COLUMBIA, S.C. (AP) — Less than a week after the Tennessee Valley Authority said it was looking at out-of-state sites to move millions of tons of coal ash, a South Carolina senator filed a bill that would charge the federal utility hundreds of millions of dollars to move it to his district.
The authority announced last week that it was considering six landfills in the South in which to deposit 3.5 million cubic yards (2.6 million cubic meters) of the toxin-laden byproduct from the old Allen Fossil Plant in Memphis, Tennessee. Coal ash is the byproduct of burning coal to produce electricity.
One site considered is in Bishopville, South Carolina, The Associated Press reported last weekend. After Sen. Thomas McElveen read the story, he scrambled to write a bill that would make it too expensive to move the ash to his district.
“There’s been a history of folks coming into rural counties like this and dumping some of the worst stuff in the world,” said McElveen, a Democrat from Sumter.
McElveen’s bill would charge $30 a ton to anyone bringing coal ash to any landfill in South Carolina outside of the state’s 12 most populous counties.
The TVA would have to pay about $140 million to move the ash under the proposal, which if it isn’t enough to knock South Carolina off the list, should be enough to protect nearby residents and the environment, McElveen said.
“Eventually the landfill closes down and the economic investment and the jobs go away. We get stuck with what’s left,” McElveen said. “And coal ash is some of the worst stuff you can find.”
The bill passed a Senate subcommittee less than two hours after it was proposed Thursday.
Other sites under consideration are in Shelby County, Tennessee; Robinsonville, Mississippi; Uniontown, Alabama; and Mauk, Georgia.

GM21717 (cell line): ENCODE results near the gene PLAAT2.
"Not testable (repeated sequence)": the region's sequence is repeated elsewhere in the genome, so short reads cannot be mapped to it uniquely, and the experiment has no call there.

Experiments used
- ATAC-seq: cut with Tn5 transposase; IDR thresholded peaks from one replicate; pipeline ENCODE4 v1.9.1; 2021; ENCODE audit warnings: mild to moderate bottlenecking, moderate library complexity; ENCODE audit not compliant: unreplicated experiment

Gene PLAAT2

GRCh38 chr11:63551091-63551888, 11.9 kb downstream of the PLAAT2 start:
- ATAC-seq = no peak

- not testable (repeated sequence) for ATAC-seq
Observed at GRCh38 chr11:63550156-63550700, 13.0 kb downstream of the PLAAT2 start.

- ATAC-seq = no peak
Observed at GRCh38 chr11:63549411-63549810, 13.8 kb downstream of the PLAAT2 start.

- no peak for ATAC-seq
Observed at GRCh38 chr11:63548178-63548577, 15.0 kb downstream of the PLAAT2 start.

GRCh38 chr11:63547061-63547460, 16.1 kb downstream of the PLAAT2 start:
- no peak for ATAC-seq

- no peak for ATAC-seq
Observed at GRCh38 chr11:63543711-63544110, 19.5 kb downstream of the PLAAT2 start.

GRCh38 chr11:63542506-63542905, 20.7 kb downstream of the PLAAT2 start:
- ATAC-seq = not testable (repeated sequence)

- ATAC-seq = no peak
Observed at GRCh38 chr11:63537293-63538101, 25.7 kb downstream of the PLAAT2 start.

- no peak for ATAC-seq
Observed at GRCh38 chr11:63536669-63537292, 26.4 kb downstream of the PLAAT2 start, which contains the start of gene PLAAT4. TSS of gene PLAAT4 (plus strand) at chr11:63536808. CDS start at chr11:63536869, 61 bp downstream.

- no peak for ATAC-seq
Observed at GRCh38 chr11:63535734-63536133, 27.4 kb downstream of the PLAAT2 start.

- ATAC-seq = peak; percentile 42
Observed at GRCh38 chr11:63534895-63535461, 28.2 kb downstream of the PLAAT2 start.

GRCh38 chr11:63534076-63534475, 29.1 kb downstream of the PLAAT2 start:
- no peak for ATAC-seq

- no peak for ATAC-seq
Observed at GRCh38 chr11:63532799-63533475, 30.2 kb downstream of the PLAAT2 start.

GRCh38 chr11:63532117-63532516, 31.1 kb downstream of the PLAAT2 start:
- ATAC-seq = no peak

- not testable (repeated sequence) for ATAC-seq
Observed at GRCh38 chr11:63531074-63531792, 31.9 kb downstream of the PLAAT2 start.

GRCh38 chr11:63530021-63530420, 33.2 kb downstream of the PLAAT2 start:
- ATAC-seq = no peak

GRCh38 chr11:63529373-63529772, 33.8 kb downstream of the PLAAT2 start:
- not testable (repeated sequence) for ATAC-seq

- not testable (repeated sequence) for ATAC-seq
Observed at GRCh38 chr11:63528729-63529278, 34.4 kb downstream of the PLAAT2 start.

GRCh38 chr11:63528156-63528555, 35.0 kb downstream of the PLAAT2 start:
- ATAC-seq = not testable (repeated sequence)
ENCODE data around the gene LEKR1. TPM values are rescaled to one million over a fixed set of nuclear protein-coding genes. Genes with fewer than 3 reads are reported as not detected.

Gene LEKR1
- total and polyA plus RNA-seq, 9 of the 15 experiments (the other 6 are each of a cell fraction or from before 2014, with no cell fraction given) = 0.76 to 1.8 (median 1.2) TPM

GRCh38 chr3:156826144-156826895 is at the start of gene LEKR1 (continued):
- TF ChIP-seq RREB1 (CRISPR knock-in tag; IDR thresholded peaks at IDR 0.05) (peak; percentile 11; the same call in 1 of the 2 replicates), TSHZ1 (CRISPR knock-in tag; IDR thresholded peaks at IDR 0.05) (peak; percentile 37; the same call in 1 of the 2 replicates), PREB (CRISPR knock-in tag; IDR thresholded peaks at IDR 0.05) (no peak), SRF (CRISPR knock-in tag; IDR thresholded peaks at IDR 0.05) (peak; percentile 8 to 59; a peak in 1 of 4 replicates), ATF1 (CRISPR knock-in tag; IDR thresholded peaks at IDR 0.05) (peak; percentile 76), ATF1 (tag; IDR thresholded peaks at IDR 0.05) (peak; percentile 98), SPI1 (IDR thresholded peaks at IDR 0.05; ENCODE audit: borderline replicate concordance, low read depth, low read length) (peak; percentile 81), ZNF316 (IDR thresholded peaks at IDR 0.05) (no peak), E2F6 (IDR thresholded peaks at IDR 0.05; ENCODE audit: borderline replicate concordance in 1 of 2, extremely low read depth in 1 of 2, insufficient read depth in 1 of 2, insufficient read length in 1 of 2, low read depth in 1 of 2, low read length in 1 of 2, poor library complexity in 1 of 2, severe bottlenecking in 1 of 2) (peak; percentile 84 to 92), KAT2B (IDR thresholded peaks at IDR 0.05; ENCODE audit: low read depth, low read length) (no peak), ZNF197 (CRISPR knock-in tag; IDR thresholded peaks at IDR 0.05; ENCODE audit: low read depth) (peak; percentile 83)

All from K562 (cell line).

The TVA estimates it would cost $300 million and take seven to 10 years to remove the ash from the Memphis plant.
The authority said in an environmental impact report that it wants to remove the ash from the closed plant so the site can be developed and to lessen risks to the environment.
The TVA, which provides power to more than 10 million people in parts of seven Southern states, has recently come under scrutiny for its handling of coal ash.
In 2017, high levels of arsenic and other toxins were found in monitoring wells at Allen, igniting fears that the aquifer that supplies Memphis’ drinking water could become tainted.
Testing has since deemed the public water supply unaffected. But a report released by the utility also showed a connection between the shallow aquifer where toxins were found and the deeper Memphis Sand Aquifer that provides the city’s slightly sweet-tasting drinking water.
The TVA said it published ads in newspapers informing residents that their community had been named by the utility, but McElveen said almost no one had heard about it before the article.
The TVA report had no public comments from South Carolina.
Adrian Sainz in Memphis, Tennessee, contributed to this report.
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